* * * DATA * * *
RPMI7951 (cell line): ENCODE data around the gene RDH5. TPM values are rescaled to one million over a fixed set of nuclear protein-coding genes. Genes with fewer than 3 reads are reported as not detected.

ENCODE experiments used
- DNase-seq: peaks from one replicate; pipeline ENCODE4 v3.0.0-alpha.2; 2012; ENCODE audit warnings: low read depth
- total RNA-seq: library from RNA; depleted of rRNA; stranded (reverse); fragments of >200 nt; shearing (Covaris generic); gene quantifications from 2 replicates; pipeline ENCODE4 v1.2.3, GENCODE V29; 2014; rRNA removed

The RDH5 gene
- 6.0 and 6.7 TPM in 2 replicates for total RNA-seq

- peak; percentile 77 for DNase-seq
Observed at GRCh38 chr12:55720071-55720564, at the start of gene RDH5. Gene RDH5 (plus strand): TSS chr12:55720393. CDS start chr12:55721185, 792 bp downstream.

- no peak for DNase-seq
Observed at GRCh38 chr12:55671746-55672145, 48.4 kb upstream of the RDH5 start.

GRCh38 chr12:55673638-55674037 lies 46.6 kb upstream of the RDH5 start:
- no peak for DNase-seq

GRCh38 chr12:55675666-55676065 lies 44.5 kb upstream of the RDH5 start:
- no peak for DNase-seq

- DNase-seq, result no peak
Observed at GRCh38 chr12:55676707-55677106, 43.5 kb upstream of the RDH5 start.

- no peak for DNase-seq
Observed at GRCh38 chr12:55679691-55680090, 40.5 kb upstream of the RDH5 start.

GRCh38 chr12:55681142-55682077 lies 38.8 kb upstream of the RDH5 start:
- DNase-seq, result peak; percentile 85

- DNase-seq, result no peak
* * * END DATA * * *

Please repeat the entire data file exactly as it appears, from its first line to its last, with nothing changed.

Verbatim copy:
RPMI7951 (cell line): ENCODE data around the gene RDH5. TPM values are rescaled to one million over a fixed set of nuclear protein-coding genes. Genes with fewer than 3 reads are reported as not detected.

ENCODE experiments used
- DNase-seq: peaks from one replicate; pipeline ENCODE4 v3.0.0-alpha.2; 2012; ENCODE audit warnings: low read depth
- total RNA-seq: library from RNA; depleted of rRNA; stranded (reverse); fragments of >200 nt; shearing (Covaris generic); gene quantifications from 2 replicates; pipeline ENCODE4 v1.2.3, GENCODE V29; 2014; rRNA removed

The RDH5 gene
- 6.0 and 6.7 TPM in 2 replicates for total RNA-seq

- peak; percentile 77 for DNase-seq
Observed at GRCh38 chr12:55720071-55720564, at the start of gene RDH5. Gene RDH5 (plus strand): TSS chr12:55720393. CDS start chr12:55721185, 792 bp downstream.

- no peak for DNase-seq
Observed at GRCh38 chr12:55671746-55672145, 48.4 kb upstream of the RDH5 start.

GRCh38 chr12:55673638-55674037 lies 46.6 kb upstream of the RDH5 start:
- no peak for DNase-seq

GRCh38 chr12:55675666-55676065 lies 44.5 kb upstream of the RDH5 start:
- no peak for DNase-seq

- DNase-seq, result no peak
Observed at GRCh38 chr12:55676707-55677106, 43.5 kb upstream of the RDH5 start.

- no peak for DNase-seq
Observed at GRCh38 chr12:55679691-55680090, 40.5 kb upstream of the RDH5 start.

GRCh38 chr12:55681142-55682077 lies 38.8 kb upstream of the RDH5 start:
- DNase-seq, result peak; percentile 85

- DNase-seq, result no peak